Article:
I chair the DKIM working group in the IETF. The working group is finishing up its work, about ready to publish an update to the DKIM protocol, which moves DomainKeys Identified Mail up the standards track to
DKIM is a protocol that uses digital signatures to attach a confirmed domain name to an email message (see part 7, in particular). DKIM started from a simple place, with a simple problem statement and a simple goal:
- Email messages have many addresses associated with them, but none are authenticated, so none can be relied on.
Bad actors— spammers and phishers — take advantage of that to pretend they are sending mail from a place (a domain name) the recipient might trust, in an attempt to fool the recipient.
- If we can provide an
authenticateddomain name, something that’s confirmed and that a sender can’t fake, then that information can be used as part of the delivery system, as part of deciding how to handle incoming mail.
It’s important to note that mail signed with DKIM isn’t necessarily good mail, nor even mail from a good place. All we know is that mail signed with DKIM was digitally signed by a specified domain. We can then use other information we have about that domain as part of the decision to deliver the message to the user’s inbox, to put it in
junk mail, to subject it to further analysis or to skip that analysis, and so on.
Domain example.com signed this message, is just one of many pieces of information that might help decide what to do.
But some people — even some who have worked on the development of the DKIM protocol — miss the point, and put DKIM in a higher position than it should be. Or, perhaps more accurately, they give it a different place in the email delivery system than it should have.
Consider this severely flawed blog post from Trend Micro, a computer security company that should know better, but doesn’t:
In a recently concluded discussion by the [DKIM Working Group], some of those involved have decided to disregard phishing-related threats common in today’s effective social engineering attacks. Rather than validating DKIM’s input and not relying upon specialized handling of DKIM results, some members deemed it a protocol layer violation to examine elements that may result in highly deceptive messages when accepted on the basis of DKIM signatures.
The blog post describes an attack that takes a legitimately signed message, alters it in a way that does not invalidate the DKIM signature (taking advantage of some intentional flexibility in DKIM), and re-sends the message as spam or phishing. The attacker can add a second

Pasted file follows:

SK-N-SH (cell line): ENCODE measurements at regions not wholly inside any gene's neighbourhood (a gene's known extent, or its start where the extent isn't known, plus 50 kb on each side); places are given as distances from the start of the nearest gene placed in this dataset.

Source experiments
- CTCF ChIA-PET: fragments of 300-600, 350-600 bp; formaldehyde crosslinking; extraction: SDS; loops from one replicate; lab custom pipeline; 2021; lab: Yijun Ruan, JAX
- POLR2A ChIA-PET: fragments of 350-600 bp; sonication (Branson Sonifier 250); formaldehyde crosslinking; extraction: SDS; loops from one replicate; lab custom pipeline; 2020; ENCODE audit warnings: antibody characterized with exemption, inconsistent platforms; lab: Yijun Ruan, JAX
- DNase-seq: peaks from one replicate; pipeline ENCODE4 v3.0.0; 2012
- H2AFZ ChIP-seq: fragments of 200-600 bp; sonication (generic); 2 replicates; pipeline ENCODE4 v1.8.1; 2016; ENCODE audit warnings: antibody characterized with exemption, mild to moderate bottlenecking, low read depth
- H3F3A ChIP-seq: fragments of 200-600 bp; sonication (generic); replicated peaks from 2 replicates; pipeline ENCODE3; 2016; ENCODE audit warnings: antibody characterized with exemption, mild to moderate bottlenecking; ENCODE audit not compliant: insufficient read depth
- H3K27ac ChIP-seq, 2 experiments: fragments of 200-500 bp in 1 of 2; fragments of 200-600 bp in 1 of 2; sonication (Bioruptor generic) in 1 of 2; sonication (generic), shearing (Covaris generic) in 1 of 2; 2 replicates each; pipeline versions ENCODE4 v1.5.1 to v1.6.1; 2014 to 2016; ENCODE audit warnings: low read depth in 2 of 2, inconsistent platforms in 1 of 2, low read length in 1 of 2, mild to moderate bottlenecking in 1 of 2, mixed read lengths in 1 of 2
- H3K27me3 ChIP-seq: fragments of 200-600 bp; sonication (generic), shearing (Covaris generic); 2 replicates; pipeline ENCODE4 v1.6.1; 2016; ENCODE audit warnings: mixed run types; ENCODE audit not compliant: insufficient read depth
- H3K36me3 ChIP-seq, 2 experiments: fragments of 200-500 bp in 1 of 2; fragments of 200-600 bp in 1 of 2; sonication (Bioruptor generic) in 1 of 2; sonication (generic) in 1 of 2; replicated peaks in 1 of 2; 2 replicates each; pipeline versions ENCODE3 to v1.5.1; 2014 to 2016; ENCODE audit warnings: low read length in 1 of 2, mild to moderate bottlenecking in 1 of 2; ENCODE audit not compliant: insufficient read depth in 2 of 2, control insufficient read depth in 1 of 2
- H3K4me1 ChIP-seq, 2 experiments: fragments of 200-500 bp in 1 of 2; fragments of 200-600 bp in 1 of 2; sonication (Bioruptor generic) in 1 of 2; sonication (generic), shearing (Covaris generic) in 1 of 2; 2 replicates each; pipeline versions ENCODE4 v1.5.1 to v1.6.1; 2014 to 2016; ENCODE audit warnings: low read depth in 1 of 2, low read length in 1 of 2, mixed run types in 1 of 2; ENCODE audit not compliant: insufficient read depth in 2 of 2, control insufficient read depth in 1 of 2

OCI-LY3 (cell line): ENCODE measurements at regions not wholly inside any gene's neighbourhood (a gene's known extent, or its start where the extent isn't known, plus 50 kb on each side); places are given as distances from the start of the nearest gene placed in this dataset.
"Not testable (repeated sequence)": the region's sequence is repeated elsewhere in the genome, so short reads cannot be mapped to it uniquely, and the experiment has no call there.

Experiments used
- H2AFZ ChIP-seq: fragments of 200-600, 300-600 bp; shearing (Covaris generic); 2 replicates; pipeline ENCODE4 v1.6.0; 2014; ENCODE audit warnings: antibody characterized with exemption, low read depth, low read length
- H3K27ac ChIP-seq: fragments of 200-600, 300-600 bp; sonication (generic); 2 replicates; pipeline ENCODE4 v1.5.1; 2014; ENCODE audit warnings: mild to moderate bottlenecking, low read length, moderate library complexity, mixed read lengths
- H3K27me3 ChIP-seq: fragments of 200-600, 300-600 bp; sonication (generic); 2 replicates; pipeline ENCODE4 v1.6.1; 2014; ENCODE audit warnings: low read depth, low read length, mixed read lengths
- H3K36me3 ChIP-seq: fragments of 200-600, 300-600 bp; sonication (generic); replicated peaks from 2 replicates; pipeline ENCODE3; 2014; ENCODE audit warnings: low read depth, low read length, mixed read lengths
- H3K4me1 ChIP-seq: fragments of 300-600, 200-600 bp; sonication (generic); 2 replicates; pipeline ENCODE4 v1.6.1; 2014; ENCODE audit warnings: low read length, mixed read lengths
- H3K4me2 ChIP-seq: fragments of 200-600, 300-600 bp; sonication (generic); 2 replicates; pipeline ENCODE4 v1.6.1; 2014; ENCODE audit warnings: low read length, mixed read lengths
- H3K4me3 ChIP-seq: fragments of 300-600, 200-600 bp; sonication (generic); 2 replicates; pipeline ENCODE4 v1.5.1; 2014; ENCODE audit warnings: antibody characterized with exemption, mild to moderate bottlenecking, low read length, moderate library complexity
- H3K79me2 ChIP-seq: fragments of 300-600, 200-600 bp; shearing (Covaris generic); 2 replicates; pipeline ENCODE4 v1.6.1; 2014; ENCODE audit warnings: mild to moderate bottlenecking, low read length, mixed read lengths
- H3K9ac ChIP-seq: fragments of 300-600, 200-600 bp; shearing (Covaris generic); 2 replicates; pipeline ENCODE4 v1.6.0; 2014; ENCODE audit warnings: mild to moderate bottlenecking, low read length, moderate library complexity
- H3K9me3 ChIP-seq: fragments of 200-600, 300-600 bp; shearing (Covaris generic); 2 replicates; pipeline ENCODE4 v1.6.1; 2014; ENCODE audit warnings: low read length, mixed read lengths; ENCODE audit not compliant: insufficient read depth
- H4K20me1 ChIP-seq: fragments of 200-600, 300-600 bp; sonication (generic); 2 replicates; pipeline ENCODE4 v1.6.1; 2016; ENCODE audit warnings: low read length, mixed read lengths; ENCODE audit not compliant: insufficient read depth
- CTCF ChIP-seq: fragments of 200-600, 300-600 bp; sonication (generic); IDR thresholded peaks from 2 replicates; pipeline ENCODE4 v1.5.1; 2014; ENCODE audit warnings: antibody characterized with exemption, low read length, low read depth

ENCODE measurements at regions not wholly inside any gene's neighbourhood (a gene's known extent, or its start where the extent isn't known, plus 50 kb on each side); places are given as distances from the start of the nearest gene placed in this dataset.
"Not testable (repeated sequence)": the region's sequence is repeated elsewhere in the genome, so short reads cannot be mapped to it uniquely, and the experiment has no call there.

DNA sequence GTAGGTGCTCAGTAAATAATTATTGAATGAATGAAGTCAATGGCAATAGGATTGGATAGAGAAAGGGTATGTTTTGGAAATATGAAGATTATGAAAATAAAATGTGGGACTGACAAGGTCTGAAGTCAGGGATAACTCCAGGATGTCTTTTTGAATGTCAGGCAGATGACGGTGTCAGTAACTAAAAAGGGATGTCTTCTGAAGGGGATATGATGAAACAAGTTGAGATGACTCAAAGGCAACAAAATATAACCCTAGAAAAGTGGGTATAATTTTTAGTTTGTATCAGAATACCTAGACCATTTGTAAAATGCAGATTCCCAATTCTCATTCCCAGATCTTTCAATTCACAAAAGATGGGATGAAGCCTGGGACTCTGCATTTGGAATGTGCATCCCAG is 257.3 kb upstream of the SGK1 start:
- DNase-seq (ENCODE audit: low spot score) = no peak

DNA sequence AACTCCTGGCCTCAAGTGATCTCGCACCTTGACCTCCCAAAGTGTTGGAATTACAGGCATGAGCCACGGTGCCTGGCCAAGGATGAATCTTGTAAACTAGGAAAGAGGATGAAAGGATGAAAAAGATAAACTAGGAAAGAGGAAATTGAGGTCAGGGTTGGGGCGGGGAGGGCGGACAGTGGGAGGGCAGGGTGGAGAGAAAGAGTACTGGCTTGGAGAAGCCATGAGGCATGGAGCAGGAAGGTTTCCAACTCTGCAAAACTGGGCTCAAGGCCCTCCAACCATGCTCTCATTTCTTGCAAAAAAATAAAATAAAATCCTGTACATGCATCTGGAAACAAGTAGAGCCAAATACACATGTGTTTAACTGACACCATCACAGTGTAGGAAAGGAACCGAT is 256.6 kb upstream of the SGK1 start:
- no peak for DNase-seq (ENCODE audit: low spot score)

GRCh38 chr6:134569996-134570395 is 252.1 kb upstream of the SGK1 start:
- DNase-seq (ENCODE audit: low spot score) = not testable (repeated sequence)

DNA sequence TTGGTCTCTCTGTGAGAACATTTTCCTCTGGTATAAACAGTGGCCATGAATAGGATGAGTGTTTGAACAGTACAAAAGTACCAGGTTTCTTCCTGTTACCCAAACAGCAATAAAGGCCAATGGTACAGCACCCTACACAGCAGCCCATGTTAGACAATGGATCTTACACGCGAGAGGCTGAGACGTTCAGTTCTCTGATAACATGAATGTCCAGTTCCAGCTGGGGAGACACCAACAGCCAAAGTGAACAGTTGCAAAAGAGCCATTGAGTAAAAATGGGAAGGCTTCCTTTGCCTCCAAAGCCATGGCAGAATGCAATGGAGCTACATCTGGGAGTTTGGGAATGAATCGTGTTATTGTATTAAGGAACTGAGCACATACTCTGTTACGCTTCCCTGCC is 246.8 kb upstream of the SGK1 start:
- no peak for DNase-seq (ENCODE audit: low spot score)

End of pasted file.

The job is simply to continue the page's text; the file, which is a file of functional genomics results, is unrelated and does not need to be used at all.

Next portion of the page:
from address, and appear to the user to be from a trusted domain, though the DKIM signature is not.
The attack sounds bad, but it really isn’t, and the Trend Micro blog’s conclusion that failure to absolutely block this makes DKIM an
EVIL protocol (their words) is not just overstated, but laughable and ridiculous. It completely undermines Trend Micro’s credibility.
Here’s why the attack is overstated:
- It relies on the sender’s ability to get a DKIM signature on a phishing message, and assumes the message will be treated as credible by the delivery system.
- It ignores the facts that delivery systems use other factors in deciding how to handle incoming messages and that they will downgrade the reputation score of a domain that’s seen to sign these sorts of things.
- It ignores the fact that high-value domains, with strong reputations, will not allow the attackers to use them for signing.
- The attack creates a message with two
fromlines, and such messages are not valid. It ignores the fact that delivery systems will take that into account as they score the message and make their decisions.
Apart from that, the blog insists that the right way to handle this attack would be to have DKIM go far beyond what it’s designed to do. Rather than just attaching a confirmed domain name to the message, DKIM would, Trend Micro says, now have to check the validity of messages during signature validation. Yes, that is a
layer violation. Validity checking is an important part of the analysis of incoming email, but it is a separate function that’s not a part of DKIM. All messages, whether DKIM is in use or not, should be checked for being well-formed, and deviations from
correct form should increase the spam score of a message. That has nothing to do with DKIM.
In fact, the updated DKIM specification does address this attack, and suggests things that delivery systems might do in light of it. But however good that advice might be, it’s not mandated by the DKIM protocol, because it belongs in a separate part of the analysis of the message.
Others have also posted rebuttals of the Trend Micro blog post. You can find one here, at CircleID, and look in the comments there for pointers to others.